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From: Bruno Marchal <marchal.domain.name.hidden>

Date: Fri, 5 Jul 2002 19:54:27 +0200

Hi Wei Dai,

About books. Concerning the provability logics I always mentionned

the Boolos 1993 (or even his lovely lighter Boolos 1979), but I would

like to mention also the book "Self-reference and modal logic" by

Smorynski. The only problem is its very little caracters; I should go

to the occulist! :0 But he has a nice chapter on the algebraic models

of the provability logic: the so called diagonalisable algebras and

fixed point algebras. As you know the Z logics I got are so weak that

they loose (like G*) Kripke semantics or even Scott-Montague

(sort of topological) semantics. So we need some algebraic move.

Note that the G/G* story *begun* with those diagonalisable algebra

through the work of Magari (Italy).

But, perhaps more importantly at this stage I must recall the book

"Mathematics of Modality" by Robert Goldblatt. It contains fundamental

papers on which my "quantum" derivation relies. I mentionned it a lot

some time ago.

And now that I speak about Goldblatt, because of Tim May who dares

to refer to algebra, category and topos! I want mention that Goldblatt

did wrote an excellent introduction to Toposes: "Topoi". (One of the big

problem in topos theory is which plural chose for the word "topos". There

are two schools: topoi (like Goldblatt), and toposes (like Bar and

Wells). :)

Goldblatt book on topoi has been heavily attacked by "pure categorically

minded algebraist like Johnstone for exemple, because there is a remnant

smell of set theory in topoi. That is true, but that really help for an

introduction. So, if you want to be introduced to the topos theory,

Goldblatt Topoi, North Holland editor 19?(I will look at home) is

perhaps the one.

-Bruno

PS I get your questions. I will think a little bit before answering.

Thanks to Tim for Egan's exerp.

Received on Fri Jul 05 2002 - 10:51:44 PDT

Date: Fri, 5 Jul 2002 19:54:27 +0200

Hi Wei Dai,

About books. Concerning the provability logics I always mentionned

the Boolos 1993 (or even his lovely lighter Boolos 1979), but I would

like to mention also the book "Self-reference and modal logic" by

Smorynski. The only problem is its very little caracters; I should go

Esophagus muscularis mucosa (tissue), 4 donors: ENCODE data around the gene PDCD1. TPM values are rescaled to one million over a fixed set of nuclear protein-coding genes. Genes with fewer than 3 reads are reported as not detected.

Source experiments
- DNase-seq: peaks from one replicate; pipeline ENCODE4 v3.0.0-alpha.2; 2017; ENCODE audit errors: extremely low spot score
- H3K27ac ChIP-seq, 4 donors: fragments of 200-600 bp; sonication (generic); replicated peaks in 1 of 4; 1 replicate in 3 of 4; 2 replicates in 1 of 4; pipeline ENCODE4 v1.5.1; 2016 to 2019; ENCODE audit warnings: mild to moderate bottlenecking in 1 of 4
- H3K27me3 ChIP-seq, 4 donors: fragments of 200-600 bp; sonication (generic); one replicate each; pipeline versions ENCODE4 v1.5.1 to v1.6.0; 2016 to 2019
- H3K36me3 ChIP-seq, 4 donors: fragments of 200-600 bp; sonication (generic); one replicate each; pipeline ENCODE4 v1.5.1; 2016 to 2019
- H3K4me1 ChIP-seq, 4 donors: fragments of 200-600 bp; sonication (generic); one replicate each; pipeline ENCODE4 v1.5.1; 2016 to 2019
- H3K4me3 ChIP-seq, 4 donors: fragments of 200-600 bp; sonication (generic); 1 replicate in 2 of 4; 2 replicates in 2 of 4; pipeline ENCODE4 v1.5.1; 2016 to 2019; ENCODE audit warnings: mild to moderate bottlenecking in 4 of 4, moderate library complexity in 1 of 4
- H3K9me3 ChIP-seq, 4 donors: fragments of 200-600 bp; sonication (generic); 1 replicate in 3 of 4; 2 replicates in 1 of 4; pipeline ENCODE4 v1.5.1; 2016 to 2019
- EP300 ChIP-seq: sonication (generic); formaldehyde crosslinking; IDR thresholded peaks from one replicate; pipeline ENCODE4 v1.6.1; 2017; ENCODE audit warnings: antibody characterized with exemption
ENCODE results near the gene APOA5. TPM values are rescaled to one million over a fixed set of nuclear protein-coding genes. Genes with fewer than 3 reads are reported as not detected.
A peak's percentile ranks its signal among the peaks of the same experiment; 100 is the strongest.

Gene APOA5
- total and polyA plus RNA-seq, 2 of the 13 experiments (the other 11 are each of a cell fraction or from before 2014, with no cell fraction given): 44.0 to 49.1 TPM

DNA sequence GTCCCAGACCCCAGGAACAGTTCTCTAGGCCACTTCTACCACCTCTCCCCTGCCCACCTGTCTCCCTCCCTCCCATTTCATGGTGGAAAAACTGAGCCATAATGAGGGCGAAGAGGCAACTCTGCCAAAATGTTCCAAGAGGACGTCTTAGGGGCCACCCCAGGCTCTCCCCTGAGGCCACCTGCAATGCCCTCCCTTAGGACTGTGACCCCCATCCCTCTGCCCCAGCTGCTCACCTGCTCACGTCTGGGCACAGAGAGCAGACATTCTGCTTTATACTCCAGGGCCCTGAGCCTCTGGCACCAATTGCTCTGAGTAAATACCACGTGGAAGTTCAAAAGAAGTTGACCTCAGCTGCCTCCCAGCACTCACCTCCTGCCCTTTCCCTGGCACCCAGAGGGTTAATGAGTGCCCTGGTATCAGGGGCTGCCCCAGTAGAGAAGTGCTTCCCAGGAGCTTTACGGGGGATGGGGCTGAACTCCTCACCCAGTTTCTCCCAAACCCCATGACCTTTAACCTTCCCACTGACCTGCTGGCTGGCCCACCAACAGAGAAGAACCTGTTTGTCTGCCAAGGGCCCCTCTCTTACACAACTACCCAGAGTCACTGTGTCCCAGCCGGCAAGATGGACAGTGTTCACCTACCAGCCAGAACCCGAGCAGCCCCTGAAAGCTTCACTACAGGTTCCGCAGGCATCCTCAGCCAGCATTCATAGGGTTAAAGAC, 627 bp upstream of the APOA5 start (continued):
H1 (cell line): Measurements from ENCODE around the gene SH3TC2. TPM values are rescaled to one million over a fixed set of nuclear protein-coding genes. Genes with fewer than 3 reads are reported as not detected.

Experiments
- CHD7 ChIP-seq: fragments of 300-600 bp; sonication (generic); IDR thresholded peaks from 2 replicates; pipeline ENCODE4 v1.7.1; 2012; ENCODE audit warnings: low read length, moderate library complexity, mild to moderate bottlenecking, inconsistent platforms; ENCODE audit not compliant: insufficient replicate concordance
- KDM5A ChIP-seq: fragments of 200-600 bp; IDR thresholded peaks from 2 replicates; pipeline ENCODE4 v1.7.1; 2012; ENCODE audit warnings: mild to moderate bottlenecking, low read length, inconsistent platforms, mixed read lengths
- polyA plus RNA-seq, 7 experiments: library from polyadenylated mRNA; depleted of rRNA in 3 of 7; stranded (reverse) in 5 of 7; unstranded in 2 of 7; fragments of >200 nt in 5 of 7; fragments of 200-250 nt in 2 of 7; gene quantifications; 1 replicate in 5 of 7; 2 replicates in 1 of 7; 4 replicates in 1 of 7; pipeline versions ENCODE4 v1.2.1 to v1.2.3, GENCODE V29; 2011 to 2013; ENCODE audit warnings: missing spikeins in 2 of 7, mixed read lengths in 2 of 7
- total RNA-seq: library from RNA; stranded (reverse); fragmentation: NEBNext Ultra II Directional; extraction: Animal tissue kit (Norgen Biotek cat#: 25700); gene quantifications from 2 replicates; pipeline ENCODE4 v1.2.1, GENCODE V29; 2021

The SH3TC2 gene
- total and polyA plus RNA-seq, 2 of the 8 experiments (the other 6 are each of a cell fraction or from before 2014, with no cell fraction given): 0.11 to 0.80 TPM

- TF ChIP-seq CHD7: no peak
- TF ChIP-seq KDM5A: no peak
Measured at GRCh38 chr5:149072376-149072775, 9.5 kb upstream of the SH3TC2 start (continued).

to the occulist! :0 But he has a nice chapter on the algebraic models

of the provability logic: the so called diagonalisable algebras and

fixed point algebras. As you know the Z logics I got are so weak that

they loose (like G*) Kripke semantics or even Scott-Montague

(sort of topological) semantics. So we need some algebraic move.

Note that the G/G* story *begun* with those diagonalisable algebra

through the work of Magari (Italy).

But, perhaps more importantly at this stage I must recall the book

"Mathematics of Modality" by Robert Goldblatt. It contains fundamental

papers on which my "quantum" derivation relies. I mentionned it a lot

some time ago.

And now that I speak about Goldblatt, because of Tim May who dares

to refer to algebra, category and topos! I want mention that Goldblatt

did wrote an excellent introduction to Toposes: "Topoi". (One of the big

problem in topos theory is which plural chose for the word "topos". There

are two schools: topoi (like Goldblatt), and toposes (like Bar and

Wells). :)

Goldblatt book on topoi has been heavily attacked by "pure categorically

minded algebraist like Johnstone for exemple, because there is a remnant

smell of set theory in topoi. That is true, but that really help for an

introduction. So, if you want to be introduced to the topos theory,

Goldblatt Topoi, North Holland editor 19?(I will look at home) is

perhaps the one.

-Bruno

PS I get your questions. I will think a little bit before answering.

Thanks to Tim for Egan's exerp.

Received on Fri Jul 05 2002 - 10:51:44 PDT

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